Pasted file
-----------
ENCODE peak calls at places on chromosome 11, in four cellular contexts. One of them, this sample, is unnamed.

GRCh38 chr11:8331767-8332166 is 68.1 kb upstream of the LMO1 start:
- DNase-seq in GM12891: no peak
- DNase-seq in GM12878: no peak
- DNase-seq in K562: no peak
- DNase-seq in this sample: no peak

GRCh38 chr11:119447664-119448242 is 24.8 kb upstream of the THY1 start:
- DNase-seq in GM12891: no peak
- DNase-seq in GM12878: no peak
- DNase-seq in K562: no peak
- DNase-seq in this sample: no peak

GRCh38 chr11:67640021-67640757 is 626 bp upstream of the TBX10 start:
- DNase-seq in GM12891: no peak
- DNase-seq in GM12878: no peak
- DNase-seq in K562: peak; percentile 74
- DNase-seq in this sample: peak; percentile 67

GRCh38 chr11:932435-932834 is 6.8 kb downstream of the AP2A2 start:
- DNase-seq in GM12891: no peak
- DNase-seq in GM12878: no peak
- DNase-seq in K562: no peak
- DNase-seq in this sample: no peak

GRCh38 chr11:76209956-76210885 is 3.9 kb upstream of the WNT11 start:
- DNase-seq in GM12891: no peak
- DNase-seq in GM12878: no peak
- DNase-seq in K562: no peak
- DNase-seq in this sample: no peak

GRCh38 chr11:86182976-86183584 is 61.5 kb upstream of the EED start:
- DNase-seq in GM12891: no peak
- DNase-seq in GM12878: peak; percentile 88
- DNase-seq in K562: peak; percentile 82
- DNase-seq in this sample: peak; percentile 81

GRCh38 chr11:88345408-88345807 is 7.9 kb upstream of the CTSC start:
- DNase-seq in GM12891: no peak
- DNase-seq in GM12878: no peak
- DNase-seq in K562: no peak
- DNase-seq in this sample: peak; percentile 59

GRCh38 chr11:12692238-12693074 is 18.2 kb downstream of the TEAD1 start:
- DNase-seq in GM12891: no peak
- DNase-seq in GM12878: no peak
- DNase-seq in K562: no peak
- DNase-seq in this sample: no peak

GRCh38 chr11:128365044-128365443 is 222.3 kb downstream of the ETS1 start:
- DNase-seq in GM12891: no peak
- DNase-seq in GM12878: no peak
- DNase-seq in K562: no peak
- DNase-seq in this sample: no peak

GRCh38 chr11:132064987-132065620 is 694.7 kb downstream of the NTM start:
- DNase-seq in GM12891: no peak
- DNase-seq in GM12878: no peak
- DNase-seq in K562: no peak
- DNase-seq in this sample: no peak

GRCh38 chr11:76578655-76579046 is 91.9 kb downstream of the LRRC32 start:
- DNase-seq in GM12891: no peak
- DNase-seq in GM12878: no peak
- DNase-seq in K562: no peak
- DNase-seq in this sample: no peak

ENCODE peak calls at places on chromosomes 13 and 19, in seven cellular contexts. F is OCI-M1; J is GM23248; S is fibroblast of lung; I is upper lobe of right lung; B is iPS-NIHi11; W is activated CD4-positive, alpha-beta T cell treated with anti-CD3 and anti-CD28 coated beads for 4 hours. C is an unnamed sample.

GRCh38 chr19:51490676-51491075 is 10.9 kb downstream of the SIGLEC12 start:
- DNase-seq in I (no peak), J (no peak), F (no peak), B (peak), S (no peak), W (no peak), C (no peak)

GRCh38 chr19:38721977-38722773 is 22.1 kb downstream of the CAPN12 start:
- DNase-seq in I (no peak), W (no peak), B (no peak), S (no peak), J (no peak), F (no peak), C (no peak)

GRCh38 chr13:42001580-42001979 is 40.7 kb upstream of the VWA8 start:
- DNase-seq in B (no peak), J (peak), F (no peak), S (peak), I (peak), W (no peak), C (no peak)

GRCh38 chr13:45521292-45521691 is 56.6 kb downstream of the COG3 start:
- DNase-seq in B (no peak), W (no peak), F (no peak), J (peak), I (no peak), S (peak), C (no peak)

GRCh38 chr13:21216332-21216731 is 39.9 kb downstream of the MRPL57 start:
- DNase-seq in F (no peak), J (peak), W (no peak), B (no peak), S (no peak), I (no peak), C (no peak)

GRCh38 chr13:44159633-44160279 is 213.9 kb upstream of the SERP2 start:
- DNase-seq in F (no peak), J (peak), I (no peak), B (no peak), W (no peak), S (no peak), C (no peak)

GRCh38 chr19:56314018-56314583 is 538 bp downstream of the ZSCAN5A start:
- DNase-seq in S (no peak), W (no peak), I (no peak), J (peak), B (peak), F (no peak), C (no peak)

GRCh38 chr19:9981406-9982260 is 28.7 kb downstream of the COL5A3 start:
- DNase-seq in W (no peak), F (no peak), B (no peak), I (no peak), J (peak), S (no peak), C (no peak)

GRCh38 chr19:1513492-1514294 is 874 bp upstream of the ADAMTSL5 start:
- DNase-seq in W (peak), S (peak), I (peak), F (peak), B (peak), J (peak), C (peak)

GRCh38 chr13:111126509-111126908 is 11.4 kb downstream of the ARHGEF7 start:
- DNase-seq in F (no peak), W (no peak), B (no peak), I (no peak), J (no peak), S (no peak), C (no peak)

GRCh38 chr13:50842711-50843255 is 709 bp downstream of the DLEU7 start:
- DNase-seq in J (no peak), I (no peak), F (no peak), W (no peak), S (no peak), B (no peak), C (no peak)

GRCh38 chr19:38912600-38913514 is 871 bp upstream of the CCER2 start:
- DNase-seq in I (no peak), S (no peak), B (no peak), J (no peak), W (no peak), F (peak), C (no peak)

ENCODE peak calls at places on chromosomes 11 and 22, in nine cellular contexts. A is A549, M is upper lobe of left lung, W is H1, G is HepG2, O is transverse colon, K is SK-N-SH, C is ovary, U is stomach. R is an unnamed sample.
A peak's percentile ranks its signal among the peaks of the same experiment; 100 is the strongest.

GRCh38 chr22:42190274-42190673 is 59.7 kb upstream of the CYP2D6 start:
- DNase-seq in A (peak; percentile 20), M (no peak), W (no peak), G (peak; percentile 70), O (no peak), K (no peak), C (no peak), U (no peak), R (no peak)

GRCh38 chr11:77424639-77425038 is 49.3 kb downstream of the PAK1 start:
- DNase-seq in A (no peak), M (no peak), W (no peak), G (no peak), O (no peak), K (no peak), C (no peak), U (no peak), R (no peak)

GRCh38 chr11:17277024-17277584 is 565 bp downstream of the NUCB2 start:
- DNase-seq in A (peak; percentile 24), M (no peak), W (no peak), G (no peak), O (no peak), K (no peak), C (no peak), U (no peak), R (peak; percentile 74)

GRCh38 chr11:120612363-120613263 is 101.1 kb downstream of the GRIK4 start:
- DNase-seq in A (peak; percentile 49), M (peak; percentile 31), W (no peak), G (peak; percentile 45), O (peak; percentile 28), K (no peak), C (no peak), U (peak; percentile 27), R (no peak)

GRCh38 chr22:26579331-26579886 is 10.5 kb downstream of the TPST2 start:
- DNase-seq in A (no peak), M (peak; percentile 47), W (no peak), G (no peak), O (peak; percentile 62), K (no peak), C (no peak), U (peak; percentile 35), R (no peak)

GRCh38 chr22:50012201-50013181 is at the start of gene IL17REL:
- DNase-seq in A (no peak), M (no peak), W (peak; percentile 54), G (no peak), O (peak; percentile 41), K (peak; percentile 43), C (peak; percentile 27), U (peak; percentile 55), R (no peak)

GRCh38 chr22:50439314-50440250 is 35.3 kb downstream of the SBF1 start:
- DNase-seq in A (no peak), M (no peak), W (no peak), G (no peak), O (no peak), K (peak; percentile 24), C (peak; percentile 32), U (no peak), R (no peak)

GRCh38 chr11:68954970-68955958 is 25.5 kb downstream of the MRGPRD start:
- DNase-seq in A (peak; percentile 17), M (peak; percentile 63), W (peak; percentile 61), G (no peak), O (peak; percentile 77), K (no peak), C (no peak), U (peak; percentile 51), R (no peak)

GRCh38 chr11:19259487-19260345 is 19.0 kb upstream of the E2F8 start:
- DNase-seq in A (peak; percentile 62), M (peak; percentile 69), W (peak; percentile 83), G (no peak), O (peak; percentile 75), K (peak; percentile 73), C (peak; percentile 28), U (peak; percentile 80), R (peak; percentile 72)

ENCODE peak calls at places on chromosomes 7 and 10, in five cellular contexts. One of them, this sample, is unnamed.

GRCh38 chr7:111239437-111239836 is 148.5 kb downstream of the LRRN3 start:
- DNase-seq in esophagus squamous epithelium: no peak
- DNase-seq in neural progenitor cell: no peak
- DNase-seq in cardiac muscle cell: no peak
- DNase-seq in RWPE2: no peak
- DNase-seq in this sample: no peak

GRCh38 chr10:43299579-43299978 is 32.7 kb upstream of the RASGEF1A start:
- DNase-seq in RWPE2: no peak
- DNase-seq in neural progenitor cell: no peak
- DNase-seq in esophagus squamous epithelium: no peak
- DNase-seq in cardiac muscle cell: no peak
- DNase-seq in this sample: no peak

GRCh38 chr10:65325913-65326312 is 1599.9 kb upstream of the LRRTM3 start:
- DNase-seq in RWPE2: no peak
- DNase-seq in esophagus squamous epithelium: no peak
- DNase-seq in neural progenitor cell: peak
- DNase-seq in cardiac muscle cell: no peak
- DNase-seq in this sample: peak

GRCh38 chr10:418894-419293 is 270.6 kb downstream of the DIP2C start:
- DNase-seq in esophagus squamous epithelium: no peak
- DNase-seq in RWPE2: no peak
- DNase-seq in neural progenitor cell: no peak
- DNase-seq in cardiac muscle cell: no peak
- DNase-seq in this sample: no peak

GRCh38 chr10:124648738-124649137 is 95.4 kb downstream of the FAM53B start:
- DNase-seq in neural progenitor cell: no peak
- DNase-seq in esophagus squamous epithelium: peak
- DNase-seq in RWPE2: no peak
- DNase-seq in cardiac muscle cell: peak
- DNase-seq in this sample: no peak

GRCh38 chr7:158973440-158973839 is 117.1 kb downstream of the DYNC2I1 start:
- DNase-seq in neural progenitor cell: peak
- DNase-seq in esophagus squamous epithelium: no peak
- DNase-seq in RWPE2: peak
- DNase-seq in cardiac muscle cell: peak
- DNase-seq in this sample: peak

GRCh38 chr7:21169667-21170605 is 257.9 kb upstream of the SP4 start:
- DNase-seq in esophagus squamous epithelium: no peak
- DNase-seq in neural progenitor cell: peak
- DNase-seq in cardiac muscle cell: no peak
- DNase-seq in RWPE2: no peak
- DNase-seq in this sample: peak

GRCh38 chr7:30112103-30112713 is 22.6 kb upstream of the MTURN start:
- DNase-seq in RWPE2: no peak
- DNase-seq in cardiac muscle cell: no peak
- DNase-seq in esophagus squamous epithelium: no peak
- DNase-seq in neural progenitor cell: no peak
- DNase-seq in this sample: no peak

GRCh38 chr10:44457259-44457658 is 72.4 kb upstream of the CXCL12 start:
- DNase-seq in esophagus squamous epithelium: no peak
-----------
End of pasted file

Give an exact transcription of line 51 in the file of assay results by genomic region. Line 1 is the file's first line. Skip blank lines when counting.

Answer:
- DNase-seq in this sample: no peak